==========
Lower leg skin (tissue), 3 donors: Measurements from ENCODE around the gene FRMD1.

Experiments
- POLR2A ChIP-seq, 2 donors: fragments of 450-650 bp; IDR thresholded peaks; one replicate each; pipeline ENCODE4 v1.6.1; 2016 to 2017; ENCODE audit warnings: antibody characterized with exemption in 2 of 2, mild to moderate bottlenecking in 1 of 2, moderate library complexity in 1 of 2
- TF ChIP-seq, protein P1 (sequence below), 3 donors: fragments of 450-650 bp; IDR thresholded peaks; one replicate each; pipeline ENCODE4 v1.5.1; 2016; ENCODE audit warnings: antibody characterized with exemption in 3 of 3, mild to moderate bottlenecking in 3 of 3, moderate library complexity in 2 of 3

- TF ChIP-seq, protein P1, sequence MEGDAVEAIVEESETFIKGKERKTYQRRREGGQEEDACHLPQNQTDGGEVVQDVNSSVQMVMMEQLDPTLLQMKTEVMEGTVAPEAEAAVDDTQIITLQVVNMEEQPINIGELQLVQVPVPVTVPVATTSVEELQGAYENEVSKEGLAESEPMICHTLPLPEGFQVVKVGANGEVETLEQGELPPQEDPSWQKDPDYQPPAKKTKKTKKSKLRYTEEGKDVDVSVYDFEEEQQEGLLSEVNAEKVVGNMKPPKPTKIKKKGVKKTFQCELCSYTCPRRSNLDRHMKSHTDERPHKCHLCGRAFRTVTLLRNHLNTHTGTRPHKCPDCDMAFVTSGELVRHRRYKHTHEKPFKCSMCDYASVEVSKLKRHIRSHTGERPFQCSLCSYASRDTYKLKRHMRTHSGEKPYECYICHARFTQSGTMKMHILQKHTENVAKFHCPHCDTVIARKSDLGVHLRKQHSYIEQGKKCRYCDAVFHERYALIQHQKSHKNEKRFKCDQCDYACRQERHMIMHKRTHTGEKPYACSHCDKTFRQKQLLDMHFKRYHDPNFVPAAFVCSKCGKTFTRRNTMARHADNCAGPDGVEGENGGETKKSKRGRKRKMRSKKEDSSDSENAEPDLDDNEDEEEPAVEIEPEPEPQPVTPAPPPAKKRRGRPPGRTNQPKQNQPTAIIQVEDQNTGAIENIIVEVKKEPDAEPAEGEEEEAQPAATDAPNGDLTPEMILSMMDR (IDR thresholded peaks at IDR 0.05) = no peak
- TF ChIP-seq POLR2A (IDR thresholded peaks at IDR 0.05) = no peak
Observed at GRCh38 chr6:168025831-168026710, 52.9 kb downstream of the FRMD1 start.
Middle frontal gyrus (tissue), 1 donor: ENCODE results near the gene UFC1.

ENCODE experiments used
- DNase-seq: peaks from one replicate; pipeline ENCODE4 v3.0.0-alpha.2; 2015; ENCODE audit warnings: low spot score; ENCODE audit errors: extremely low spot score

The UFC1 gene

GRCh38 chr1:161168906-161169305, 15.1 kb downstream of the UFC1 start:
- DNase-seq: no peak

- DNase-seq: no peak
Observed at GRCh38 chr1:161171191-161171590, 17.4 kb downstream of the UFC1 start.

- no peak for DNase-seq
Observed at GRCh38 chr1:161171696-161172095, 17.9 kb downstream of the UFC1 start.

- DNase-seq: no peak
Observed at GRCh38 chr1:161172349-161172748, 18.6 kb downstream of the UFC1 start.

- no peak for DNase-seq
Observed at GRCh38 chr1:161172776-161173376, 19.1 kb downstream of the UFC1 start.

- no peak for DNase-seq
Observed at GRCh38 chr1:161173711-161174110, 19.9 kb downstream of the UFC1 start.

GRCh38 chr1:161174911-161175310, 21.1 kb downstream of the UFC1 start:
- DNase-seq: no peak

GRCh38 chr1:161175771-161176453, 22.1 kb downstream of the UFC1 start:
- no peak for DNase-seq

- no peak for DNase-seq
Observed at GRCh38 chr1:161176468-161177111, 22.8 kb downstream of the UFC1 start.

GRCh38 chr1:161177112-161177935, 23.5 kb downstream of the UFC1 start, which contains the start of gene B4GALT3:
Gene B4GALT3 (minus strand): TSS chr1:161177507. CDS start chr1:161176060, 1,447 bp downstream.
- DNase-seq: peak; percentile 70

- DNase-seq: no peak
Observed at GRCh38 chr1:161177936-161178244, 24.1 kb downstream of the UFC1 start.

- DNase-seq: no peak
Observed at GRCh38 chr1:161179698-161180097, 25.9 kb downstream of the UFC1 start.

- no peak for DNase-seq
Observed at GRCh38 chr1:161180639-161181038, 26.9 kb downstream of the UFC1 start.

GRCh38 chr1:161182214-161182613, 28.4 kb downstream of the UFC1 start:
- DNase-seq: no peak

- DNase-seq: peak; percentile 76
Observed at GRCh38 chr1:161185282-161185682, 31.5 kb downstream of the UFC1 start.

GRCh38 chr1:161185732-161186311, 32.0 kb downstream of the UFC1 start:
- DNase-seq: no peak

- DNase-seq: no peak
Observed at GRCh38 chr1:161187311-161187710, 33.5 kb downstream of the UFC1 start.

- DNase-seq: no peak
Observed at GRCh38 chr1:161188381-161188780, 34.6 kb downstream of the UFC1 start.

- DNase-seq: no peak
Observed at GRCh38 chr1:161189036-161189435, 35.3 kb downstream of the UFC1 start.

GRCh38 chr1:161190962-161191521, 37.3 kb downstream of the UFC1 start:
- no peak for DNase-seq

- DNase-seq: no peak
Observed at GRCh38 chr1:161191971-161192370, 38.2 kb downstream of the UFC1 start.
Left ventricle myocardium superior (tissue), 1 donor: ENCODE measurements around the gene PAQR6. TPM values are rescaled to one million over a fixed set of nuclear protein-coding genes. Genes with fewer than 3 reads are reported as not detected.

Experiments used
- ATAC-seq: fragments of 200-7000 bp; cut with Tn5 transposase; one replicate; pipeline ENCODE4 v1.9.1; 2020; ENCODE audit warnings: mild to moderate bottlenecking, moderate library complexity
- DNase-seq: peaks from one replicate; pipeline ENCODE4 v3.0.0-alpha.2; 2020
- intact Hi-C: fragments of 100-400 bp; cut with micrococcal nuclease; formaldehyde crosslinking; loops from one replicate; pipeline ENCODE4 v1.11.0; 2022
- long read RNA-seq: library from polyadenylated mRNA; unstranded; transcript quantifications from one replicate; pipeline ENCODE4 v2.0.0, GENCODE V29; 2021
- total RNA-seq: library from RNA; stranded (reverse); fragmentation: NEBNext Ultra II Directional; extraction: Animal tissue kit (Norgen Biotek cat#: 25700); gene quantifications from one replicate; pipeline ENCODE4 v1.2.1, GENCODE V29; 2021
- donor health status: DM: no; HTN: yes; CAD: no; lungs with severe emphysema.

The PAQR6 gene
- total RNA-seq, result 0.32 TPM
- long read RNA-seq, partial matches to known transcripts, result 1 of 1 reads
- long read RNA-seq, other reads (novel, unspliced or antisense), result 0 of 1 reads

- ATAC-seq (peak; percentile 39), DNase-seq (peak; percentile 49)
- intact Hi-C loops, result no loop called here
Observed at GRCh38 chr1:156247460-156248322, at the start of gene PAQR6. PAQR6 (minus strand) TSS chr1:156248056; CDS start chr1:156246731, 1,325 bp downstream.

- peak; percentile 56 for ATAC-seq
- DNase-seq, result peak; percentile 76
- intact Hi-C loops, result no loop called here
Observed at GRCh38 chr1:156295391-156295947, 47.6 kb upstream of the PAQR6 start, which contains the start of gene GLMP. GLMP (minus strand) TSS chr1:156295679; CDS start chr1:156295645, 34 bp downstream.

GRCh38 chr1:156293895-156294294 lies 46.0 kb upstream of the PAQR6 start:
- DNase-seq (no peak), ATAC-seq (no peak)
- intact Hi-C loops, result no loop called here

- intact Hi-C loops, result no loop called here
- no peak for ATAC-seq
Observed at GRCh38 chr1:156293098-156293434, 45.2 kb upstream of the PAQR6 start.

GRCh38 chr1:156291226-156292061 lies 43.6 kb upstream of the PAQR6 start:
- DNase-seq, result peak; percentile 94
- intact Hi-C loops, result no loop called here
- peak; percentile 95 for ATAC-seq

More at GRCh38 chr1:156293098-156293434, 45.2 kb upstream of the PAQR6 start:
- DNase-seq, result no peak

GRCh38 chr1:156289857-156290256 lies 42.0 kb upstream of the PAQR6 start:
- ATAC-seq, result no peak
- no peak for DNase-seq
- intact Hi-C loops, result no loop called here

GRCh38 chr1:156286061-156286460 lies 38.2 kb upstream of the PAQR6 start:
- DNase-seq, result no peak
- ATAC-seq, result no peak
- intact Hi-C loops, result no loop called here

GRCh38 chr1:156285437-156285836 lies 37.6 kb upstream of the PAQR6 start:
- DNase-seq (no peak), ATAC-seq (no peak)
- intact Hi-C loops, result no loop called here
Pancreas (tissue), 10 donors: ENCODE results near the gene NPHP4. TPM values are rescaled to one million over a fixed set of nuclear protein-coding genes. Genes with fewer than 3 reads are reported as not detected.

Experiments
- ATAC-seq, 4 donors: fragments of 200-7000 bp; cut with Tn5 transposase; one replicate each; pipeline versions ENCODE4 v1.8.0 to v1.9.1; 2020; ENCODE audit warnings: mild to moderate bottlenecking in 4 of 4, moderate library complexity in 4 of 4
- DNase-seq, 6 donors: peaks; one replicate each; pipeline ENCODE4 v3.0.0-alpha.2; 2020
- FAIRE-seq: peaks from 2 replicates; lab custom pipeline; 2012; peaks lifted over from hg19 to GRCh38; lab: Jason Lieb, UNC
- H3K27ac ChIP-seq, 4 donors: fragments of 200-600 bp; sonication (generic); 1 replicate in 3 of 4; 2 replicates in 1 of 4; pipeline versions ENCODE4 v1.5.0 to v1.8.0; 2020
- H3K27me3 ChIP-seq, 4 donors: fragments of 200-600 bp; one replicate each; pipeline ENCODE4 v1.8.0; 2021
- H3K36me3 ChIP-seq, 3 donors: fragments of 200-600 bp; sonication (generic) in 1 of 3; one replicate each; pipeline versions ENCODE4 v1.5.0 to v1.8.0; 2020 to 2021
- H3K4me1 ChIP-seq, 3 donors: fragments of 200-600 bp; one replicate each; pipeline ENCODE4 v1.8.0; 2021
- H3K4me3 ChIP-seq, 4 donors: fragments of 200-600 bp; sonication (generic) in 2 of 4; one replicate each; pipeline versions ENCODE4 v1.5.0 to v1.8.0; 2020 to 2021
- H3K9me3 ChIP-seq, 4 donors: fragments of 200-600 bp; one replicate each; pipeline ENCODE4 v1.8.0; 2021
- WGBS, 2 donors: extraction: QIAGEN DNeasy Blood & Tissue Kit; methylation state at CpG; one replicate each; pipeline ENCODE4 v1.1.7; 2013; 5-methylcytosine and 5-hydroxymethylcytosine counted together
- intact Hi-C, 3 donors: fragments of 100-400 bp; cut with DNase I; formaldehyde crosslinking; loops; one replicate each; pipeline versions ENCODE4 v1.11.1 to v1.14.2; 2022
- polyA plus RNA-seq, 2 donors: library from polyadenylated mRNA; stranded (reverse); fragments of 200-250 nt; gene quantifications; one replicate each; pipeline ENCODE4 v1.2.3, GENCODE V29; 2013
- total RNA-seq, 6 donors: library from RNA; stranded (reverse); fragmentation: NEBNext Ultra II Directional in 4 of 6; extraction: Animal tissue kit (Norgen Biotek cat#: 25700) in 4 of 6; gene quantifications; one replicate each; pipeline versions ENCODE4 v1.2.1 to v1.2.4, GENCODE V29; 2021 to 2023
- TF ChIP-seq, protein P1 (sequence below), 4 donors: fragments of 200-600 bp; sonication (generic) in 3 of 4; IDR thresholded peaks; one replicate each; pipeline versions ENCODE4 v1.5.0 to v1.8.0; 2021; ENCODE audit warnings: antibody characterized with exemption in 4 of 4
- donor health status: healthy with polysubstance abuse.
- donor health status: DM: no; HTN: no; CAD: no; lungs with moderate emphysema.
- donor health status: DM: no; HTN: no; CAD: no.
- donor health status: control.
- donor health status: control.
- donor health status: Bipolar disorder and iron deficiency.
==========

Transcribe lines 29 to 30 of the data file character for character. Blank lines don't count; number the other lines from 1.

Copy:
Observed at GRCh38 chr1:161176468-161177111, 22.8 kb downstream of the UFC1 start.

GRCh38 chr1:161177112-161177935, 23.5 kb downstream of the UFC1 start, which contains the start of gene B4GALT3: